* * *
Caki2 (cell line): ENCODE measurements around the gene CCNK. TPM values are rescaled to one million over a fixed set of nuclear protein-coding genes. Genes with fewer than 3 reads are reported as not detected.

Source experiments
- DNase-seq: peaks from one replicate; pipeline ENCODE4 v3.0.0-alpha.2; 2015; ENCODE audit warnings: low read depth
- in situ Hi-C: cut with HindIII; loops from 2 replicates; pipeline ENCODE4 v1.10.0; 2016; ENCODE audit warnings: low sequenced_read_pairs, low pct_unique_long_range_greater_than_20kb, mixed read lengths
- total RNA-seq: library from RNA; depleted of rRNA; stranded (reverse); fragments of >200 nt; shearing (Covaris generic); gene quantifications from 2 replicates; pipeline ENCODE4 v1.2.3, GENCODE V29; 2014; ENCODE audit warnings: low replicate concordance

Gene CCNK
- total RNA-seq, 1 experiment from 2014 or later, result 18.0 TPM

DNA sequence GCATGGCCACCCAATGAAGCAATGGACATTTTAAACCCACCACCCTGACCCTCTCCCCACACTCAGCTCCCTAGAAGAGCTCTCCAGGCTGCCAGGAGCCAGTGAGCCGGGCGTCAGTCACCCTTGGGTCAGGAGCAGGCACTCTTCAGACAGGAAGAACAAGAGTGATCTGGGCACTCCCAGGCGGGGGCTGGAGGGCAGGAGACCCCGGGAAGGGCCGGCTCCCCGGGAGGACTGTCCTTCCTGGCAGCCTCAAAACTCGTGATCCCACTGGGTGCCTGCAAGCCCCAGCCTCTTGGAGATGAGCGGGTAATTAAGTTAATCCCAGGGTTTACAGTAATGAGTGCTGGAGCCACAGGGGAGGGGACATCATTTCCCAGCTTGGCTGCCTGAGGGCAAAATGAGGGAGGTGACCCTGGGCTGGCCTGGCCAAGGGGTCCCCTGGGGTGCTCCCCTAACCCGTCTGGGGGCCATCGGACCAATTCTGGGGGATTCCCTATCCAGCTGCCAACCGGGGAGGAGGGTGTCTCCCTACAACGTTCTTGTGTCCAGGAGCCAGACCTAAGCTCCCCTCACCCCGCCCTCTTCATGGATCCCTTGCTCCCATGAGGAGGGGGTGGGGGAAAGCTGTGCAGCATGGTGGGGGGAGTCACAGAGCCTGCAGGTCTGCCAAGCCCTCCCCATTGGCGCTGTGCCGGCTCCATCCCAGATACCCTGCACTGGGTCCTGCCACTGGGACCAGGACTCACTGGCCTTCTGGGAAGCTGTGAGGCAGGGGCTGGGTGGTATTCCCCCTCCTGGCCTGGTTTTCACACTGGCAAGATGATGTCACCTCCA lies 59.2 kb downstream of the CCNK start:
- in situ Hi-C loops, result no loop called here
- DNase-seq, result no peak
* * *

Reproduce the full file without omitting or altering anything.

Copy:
Caki2 (cell line): ENCODE measurements around the gene CCNK. TPM values are rescaled to one million over a fixed set of nuclear protein-coding genes. Genes with fewer than 3 reads are reported as not detected.

Source experiments
- DNase-seq: peaks from one replicate; pipeline ENCODE4 v3.0.0-alpha.2; 2015; ENCODE audit warnings: low read depth
- in situ Hi-C: cut with HindIII; loops from 2 replicates; pipeline ENCODE4 v1.10.0; 2016; ENCODE audit warnings: low sequenced_read_pairs, low pct_unique_long_range_greater_than_20kb, mixed read lengths
- total RNA-seq: library from RNA; depleted of rRNA; stranded (reverse); fragments of >200 nt; shearing (Covaris generic); gene quantifications from 2 replicates; pipeline ENCODE4 v1.2.3, GENCODE V29; 2014; ENCODE audit warnings: low replicate concordance

Gene CCNK
- total RNA-seq, 1 experiment from 2014 or later, result 18.0 TPM

DNA sequence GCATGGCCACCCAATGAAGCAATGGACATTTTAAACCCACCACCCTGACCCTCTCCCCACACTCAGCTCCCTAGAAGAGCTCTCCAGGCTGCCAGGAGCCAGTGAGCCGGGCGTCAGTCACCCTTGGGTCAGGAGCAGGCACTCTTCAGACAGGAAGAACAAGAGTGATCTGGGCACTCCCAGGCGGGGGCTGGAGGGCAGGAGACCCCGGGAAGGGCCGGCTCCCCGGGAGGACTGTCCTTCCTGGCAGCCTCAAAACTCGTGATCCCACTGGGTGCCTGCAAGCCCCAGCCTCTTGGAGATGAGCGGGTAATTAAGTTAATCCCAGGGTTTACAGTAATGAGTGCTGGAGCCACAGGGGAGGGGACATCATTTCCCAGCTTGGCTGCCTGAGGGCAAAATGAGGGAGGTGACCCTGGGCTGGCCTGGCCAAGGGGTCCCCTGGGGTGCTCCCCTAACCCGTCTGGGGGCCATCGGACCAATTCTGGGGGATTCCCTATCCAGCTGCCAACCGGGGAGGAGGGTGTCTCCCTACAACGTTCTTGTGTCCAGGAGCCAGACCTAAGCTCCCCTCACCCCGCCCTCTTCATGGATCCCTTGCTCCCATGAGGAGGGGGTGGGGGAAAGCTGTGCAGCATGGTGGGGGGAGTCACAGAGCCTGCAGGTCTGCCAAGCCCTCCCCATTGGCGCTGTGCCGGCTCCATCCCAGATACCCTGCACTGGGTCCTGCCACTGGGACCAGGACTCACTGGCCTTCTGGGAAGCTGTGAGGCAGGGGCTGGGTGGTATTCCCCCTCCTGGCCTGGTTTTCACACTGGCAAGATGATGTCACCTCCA lies 59.2 kb downstream of the CCNK start:
- in situ Hi-C loops, result no loop called here
- DNase-seq, result no peak